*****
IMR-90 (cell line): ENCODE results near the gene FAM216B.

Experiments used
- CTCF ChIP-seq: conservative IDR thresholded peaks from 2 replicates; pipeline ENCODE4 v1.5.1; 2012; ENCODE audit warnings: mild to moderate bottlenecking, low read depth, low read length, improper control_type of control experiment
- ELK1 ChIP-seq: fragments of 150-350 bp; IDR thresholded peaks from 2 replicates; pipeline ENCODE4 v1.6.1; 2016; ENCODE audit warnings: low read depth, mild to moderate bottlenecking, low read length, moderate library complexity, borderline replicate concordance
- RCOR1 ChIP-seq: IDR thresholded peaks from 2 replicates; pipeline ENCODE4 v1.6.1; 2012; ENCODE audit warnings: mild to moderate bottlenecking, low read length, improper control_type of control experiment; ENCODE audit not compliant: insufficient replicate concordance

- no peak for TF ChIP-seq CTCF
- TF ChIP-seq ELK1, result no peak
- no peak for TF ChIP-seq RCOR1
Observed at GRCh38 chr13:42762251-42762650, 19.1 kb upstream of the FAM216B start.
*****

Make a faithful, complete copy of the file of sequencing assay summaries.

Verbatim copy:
IMR-90 (cell line): ENCODE results near the gene FAM216B.

Experiments used
- CTCF ChIP-seq: conservative IDR thresholded peaks from 2 replicates; pipeline ENCODE4 v1.5.1; 2012; ENCODE audit warnings: mild to moderate bottlenecking, low read depth, low read length, improper control_type of control experiment
- ELK1 ChIP-seq: fragments of 150-350 bp; IDR thresholded peaks from 2 replicates; pipeline ENCODE4 v1.6.1; 2016; ENCODE audit warnings: low read depth, mild to moderate bottlenecking, low read length, moderate library complexity, borderline replicate concordance
- RCOR1 ChIP-seq: IDR thresholded peaks from 2 replicates; pipeline ENCODE4 v1.6.1; 2012; ENCODE audit warnings: mild to moderate bottlenecking, low read length, improper control_type of control experiment; ENCODE audit not compliant: insufficient replicate concordance

- no peak for TF ChIP-seq CTCF
- TF ChIP-seq ELK1, result no peak
- no peak for TF ChIP-seq RCOR1
Observed at GRCh38 chr13:42762251-42762650, 19.1 kb upstream of the FAM216B start.